# Vector car problem

1. Dec 18, 2012

### Violagirl

1. The problem statement, all variables and given/known data

I was going to see if anyone might be able to provide with clarification on how to go about solving this problem? It was done in my book as an example but I didn't follow the logic to solving it.

A car travels 20.0 km due north and then 35.0 km in a direction 60 degrees northwest as shown in the attached document. Find the magnitude and direction of the car's resultant displacement.

2. Relevant equations

Relevant equations for vectors:

x = r cos Θ
y = r sin Θ
r = √x2 + y2
tan Θ = y/x

3. The attempt at a solution

In the problem, they use the law of cosines to find R (the magnitiude of the car's displacement) from the equation:

R2 = A2 + B2 - 2AB cos Θ

To find Θ, they take:

Θ = 180° - 60° = 120°

From there, they set up the equation as:

R = √AA2 + B2 - 2AB cos Θ

In substituting the numbers given in the problem, they find a final answer of 48.2 km. For the equation above, I understand that the pythagorean theorem is applied for part of it and that they take the equation for x as we are measuring for displacement in the x direction and using the vectors of r as shown in the document. My question for this part, why do they find -2AB for it? Is it because there are two vectors?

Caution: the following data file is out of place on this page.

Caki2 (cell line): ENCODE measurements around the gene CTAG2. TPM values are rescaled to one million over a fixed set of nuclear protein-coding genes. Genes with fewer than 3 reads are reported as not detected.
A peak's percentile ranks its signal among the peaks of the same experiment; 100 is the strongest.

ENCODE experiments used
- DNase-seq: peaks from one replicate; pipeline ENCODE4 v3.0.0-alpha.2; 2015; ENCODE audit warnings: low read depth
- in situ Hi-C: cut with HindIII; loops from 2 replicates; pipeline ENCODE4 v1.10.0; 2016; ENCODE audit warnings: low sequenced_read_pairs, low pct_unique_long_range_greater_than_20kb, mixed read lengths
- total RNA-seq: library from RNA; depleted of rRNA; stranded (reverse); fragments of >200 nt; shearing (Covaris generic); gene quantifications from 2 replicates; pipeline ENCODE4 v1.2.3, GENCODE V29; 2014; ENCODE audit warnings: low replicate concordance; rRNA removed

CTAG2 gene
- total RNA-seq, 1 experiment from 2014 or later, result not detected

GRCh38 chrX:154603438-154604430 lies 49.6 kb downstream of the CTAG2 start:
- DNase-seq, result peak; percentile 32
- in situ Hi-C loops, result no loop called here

For the direction, they solve for R in the northerly direction with angle beta. But they set it up as:

sin β/β = sin Θ/R

I don't follow the setup for it. I'm not sure why it's all set up as a fraction for the equation? Any input would be appreciated!

#### Attached Files:

• ###### Physics vector problem.jpg
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2. Dec 18, 2012

### PhanthomJay

There are several ways to calculate the resultant of two vectors, and using the law of cosines to find the magnitude of the resultant is one of them, which then requires using the law of sines to find the angle (direction) of the resultant (which you typed wrong , should be sin β/B = sin Θ/R).
It is often easier to find the resultant by breaking up each vector into its x and y components, and then algebraically add all the x components together to get R_x, add all the y components together to get R_y, and magnitude of R is the sq rt of the sum of those squares (per Pythagoras), and direction of R is the angle whose tangent is R_y/R_x. Always draw a rough sketch to approximate scale, and watch plus and minus signs.